Together with Stanford University economist Roger Noll, Zimbalist has studied the optimistic projections of other football stadiums and other professional sports' subsidized schemes. The gross and net job gains are pathetic, given the public investment, and the costs to the taxpayers much higher than projected by purchased accounting firm studies.

For example, the re-built stadium for the Oakland Raiders is already costing the city $21 million a year in deficits.

Rowland is talking about using some $100 million from the projected state budget surplus fed in part by his cuts in the $300-a-month welfare benefits for single mothers.

Far better for the economy is to spend the money on community-based small business development and repair of the Hartford public school system than to erect a Roman circus whose ticket prices most fans cannot afford.

Even within its own assumptions, the Rowland-Patriots project fails to leverage additional private investment to elaborate the development beyond the stadium-hotel complex. It is very noticeable that, notwithstanding the vociferous boosterism for the Patriots deal by corporate Hartford, led by some insurance company executives, very little hard investment commitments have been made by these big time capitalists. Even firm orders for the skyboxes are not gushing forth.

Perhaps most disturbing about this official stampede for the Patriots is fear and intimidation reflected by groups that would be expected to challenge the deal with pertinent, unanswered questions.

Although some legislators are beginning to speak out, the state's taxpayer watchdog groups have been silent or, at least, have decided that they have other proposals before the state government that cannot be jeopardized.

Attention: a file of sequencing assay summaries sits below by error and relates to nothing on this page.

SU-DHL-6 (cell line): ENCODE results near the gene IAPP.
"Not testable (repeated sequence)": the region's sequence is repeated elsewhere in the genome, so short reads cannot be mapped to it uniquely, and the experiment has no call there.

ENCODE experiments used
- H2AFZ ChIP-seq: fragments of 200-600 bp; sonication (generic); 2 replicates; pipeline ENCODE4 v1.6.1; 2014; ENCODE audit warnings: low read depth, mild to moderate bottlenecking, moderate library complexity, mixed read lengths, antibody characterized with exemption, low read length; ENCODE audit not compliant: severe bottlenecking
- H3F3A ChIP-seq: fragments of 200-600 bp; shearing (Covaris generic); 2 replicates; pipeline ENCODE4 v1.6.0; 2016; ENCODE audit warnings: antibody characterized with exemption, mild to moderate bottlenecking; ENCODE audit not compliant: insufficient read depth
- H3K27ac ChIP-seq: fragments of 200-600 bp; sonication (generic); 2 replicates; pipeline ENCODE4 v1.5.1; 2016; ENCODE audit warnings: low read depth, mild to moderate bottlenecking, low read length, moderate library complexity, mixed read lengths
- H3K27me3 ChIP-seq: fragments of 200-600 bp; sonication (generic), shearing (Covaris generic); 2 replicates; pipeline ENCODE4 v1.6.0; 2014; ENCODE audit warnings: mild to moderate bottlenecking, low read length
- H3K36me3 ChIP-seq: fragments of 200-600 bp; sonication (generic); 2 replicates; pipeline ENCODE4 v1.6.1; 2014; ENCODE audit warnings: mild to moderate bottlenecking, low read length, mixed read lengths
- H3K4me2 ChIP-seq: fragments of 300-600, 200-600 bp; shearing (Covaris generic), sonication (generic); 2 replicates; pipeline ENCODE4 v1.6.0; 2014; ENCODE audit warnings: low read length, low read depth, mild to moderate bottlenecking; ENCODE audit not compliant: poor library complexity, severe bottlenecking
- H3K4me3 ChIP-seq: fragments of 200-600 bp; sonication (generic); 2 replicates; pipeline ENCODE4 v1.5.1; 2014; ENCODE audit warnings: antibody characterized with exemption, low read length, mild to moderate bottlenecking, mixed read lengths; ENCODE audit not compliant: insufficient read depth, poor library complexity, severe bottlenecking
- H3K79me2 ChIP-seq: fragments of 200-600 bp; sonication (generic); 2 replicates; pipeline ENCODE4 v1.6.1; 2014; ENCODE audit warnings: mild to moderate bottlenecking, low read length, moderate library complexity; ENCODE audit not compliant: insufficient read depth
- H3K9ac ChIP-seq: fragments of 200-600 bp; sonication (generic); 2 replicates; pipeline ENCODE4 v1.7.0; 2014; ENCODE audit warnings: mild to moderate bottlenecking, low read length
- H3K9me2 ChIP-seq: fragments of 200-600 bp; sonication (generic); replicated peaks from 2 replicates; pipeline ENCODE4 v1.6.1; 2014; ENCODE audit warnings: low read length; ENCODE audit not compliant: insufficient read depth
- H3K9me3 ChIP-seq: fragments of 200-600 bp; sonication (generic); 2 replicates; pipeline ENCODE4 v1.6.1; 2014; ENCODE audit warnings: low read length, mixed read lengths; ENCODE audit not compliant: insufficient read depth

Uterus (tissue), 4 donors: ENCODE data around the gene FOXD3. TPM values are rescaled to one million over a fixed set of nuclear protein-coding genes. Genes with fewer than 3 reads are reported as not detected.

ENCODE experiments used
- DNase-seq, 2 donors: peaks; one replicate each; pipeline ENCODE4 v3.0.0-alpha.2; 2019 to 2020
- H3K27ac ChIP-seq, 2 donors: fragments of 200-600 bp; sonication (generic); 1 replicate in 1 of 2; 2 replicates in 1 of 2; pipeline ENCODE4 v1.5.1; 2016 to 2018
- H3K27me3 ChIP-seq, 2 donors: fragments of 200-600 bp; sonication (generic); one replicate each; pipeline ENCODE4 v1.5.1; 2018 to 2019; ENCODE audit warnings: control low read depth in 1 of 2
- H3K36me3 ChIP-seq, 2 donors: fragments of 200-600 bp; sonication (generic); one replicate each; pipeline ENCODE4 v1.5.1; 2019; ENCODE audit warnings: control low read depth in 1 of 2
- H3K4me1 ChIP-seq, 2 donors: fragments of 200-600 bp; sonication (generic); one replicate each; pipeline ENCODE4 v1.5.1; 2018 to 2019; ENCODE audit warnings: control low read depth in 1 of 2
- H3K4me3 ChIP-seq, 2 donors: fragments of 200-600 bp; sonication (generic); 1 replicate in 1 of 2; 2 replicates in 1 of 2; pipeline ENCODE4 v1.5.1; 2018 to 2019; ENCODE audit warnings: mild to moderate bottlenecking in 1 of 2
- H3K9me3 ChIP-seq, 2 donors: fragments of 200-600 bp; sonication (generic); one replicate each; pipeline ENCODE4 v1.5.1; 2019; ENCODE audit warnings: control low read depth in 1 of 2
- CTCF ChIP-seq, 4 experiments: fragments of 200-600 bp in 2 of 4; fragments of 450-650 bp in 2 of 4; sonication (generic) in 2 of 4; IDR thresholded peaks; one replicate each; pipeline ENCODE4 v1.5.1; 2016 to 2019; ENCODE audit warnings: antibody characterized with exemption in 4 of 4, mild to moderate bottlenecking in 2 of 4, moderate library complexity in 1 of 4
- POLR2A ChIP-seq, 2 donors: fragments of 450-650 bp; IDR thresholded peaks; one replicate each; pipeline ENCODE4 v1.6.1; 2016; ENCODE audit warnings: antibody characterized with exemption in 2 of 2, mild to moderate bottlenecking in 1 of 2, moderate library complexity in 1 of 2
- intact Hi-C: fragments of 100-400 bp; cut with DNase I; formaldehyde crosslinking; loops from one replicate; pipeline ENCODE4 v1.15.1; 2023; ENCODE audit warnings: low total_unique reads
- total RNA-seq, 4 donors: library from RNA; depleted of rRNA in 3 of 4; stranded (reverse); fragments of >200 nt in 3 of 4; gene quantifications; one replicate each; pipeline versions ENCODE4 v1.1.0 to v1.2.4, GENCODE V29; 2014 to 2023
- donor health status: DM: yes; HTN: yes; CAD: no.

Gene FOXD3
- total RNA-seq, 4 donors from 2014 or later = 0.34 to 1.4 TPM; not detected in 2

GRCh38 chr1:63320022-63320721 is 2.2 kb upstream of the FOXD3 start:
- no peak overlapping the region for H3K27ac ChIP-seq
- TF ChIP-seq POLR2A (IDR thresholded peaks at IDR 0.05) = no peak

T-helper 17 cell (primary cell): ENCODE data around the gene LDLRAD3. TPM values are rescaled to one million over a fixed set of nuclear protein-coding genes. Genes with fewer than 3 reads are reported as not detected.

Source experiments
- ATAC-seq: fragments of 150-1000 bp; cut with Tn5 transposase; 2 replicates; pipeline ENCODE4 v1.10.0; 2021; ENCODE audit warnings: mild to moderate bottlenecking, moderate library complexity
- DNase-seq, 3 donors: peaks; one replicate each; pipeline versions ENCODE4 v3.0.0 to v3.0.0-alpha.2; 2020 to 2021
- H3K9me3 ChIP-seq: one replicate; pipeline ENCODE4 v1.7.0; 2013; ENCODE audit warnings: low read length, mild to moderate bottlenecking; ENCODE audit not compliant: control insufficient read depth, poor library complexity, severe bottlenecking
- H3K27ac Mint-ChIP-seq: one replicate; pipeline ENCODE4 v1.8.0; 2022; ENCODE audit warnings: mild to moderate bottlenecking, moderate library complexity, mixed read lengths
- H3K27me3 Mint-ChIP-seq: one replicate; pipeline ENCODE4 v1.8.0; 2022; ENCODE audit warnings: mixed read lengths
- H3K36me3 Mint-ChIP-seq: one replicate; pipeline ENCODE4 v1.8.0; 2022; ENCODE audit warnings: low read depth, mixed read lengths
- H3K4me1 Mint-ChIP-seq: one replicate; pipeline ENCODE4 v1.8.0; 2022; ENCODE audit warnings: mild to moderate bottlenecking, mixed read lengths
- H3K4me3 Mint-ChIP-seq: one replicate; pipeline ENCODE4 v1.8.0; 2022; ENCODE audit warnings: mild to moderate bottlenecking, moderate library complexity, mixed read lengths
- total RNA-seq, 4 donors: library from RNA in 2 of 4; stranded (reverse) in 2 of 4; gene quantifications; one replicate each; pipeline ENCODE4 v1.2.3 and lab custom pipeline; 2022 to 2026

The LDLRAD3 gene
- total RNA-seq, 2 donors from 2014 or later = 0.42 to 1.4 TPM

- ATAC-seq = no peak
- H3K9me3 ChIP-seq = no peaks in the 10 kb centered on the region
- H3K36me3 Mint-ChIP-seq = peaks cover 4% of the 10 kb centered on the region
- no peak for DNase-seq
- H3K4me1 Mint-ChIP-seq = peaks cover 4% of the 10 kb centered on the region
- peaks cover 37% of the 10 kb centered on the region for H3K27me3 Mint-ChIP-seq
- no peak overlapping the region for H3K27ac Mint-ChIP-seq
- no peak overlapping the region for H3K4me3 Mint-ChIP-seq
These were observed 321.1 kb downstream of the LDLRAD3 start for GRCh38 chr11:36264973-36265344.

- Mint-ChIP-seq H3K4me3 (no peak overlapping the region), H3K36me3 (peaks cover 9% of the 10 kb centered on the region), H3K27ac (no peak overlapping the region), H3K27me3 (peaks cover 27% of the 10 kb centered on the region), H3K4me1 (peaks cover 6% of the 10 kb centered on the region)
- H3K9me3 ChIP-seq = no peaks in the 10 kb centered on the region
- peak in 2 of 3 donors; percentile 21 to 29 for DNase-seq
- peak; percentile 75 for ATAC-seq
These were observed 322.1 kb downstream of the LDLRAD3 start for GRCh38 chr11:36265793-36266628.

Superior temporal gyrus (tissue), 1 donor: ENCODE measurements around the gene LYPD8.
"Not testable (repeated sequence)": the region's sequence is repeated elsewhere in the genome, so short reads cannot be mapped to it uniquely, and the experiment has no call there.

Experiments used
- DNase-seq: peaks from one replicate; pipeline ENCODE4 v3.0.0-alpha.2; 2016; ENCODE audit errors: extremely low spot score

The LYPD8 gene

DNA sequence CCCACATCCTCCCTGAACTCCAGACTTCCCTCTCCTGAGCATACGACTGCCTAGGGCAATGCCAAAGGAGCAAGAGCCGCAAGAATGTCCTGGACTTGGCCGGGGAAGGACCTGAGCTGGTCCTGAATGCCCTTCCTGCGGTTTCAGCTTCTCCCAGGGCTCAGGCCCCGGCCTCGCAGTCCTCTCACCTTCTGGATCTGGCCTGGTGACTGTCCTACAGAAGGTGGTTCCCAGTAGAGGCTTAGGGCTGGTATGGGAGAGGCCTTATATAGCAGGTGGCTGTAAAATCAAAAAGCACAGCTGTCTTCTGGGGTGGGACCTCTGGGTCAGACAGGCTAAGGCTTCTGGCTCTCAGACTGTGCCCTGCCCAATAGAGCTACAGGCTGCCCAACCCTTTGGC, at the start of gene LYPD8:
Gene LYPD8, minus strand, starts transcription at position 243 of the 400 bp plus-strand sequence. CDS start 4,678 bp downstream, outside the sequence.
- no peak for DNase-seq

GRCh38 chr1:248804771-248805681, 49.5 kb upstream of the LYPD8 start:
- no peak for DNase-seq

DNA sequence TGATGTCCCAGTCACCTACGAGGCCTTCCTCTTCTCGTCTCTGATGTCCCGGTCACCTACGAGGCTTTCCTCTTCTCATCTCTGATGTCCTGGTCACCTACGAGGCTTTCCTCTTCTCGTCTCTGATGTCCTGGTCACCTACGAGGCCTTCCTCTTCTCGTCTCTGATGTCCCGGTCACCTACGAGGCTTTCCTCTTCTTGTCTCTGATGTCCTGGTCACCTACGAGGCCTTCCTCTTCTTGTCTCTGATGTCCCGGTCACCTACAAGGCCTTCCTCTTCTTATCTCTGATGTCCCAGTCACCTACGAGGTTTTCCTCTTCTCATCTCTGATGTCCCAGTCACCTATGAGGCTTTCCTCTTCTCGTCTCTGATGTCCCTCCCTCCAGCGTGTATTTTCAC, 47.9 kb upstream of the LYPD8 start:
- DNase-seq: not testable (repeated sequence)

I had expected that the Connecticut Public Expenditure Council in former years a vigilent overseer would take a stand and it has not, as of yet. Other taxpayer associations and citizen groups have yet to speak up, although I know that they do not like the excesses or the empty promises of the arrangement.

Former legislator and state comptroller Bill Curry is raising pertinent questions. Will state Attorney General Richard Blumenthal?

A word for the "slam-it-through-minded" state legislators: Give the people a decent interval of three months to inquire and deliberate this proposal. At the least they can help you make it better for the state with certain changes that will make it more sustainable for servicing the debt and multiplying additional local economic activity.

If you insist on rushing this "pig-in-the-poke" through, you will not be putting the matter behind you. More than an albatross, this gravely deficient and wobbly giveaway may well prove to be a thorn in your collective throats that you neither can spit out nor swallow.

A transition from the Whalers to the White Elephant is one that your citizens can save you from if you give them more time, instead of admitting that the deal is so vulnerable that it has to be speed-driven to the governor's desk by mid-December.

Oh, and one more thing. If they build this stadium, I've got a better name than any corporate logo someone might pay handsomely for: Let's call it Taxpayer Stadium.